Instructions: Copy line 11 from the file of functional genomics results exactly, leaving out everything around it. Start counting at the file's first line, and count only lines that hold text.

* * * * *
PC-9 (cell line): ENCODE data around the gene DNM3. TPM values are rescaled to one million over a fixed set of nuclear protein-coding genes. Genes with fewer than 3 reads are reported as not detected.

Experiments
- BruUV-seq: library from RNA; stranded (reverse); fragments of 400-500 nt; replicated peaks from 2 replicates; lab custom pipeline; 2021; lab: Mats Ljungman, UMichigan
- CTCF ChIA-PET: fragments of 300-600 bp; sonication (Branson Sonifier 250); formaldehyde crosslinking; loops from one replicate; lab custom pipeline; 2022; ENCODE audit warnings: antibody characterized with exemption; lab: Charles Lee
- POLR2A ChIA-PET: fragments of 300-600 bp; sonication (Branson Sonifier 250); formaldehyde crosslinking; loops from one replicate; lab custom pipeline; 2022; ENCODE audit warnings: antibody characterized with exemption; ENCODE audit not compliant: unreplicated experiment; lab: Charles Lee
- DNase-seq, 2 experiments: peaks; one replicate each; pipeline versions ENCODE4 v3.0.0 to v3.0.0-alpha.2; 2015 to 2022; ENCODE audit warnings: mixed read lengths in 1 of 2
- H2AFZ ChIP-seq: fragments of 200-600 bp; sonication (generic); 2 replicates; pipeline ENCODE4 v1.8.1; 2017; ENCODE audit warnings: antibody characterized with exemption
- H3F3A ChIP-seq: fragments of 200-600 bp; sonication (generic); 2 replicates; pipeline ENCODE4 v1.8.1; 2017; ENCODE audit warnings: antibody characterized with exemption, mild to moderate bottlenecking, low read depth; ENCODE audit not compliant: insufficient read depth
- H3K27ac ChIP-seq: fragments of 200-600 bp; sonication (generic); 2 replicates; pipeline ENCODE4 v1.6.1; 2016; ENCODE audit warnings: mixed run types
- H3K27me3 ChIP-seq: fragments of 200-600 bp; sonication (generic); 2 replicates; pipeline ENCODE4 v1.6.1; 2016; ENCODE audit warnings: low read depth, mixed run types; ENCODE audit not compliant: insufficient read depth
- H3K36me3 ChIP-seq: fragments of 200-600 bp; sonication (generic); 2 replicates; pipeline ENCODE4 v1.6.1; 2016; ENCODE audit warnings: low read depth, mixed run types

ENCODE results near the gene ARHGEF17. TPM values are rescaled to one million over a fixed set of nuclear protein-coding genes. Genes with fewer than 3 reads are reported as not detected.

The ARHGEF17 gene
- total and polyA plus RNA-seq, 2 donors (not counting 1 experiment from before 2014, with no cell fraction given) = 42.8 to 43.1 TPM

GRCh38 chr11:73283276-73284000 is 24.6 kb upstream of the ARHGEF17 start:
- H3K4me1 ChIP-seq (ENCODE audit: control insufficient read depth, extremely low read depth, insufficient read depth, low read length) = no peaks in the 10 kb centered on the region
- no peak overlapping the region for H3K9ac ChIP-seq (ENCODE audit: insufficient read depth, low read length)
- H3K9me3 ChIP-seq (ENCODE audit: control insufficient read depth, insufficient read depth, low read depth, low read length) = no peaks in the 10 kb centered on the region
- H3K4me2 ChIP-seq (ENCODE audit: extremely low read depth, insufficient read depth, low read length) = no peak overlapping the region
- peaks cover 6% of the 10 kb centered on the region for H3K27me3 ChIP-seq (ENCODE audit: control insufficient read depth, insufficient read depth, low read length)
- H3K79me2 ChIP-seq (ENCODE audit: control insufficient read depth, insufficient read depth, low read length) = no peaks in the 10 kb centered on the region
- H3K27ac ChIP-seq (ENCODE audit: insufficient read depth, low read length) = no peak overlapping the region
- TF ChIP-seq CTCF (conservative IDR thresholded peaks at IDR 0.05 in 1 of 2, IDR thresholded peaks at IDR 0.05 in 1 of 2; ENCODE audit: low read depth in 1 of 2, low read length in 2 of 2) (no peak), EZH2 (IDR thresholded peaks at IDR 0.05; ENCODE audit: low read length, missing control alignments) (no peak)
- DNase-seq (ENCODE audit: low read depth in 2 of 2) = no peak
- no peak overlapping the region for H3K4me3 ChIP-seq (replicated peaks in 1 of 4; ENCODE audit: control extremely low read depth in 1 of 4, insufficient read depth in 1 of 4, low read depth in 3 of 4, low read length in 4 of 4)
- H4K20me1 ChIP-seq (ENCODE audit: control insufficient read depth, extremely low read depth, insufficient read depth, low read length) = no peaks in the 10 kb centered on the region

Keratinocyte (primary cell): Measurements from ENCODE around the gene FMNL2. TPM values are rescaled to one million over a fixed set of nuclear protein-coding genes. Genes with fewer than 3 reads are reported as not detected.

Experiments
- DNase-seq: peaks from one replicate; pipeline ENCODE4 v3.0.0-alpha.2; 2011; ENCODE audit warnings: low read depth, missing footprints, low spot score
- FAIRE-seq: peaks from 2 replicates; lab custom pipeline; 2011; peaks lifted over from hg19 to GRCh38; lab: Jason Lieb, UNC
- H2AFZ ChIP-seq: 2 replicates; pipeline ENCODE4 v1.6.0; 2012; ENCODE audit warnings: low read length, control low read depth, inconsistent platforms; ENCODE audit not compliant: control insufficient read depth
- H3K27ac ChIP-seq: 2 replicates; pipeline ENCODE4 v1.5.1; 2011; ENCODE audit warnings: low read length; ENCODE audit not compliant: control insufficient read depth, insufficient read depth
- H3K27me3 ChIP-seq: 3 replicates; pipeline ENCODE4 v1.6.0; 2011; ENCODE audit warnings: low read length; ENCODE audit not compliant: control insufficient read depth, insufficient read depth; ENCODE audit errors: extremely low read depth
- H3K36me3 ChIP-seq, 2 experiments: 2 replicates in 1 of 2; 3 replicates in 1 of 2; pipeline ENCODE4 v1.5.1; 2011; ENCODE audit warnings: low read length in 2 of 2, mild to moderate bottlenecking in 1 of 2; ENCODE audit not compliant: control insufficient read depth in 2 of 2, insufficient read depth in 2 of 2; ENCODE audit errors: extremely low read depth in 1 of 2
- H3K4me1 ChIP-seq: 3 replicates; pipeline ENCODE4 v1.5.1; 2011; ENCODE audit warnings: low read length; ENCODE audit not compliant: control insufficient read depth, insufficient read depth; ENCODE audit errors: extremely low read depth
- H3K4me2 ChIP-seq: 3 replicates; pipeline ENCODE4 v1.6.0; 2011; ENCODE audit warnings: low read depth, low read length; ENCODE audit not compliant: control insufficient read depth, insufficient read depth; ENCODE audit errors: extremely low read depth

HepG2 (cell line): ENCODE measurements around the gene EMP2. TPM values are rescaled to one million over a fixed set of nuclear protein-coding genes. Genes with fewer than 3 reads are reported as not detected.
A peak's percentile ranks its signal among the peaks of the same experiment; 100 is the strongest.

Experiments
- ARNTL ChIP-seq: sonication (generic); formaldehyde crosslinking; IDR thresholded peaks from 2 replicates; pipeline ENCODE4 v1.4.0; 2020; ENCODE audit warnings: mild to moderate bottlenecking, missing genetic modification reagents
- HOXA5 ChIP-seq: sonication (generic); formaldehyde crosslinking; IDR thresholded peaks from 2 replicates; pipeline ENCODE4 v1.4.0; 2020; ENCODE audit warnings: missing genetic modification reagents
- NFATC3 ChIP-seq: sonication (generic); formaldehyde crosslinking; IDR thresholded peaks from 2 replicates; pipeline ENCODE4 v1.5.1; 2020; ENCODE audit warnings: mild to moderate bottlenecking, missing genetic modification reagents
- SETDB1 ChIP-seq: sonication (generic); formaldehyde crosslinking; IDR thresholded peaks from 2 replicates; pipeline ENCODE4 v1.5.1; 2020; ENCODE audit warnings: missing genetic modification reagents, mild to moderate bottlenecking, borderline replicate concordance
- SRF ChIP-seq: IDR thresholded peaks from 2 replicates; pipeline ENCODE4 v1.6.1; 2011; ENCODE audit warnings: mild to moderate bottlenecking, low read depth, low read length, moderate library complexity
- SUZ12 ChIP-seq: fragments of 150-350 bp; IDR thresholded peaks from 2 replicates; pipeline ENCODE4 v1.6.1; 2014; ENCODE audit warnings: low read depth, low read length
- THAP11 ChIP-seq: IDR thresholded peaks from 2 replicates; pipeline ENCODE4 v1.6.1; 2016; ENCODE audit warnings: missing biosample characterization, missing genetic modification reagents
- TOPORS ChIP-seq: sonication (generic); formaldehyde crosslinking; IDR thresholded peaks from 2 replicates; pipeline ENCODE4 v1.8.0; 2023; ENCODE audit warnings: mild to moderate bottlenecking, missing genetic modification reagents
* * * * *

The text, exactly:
- H3K36me3 ChIP-seq: fragments of 200-600 bp; sonication (generic); 2 replicates; pipeline ENCODE4 v1.6.1; 2016; ENCODE audit warnings: low read depth, mixed run types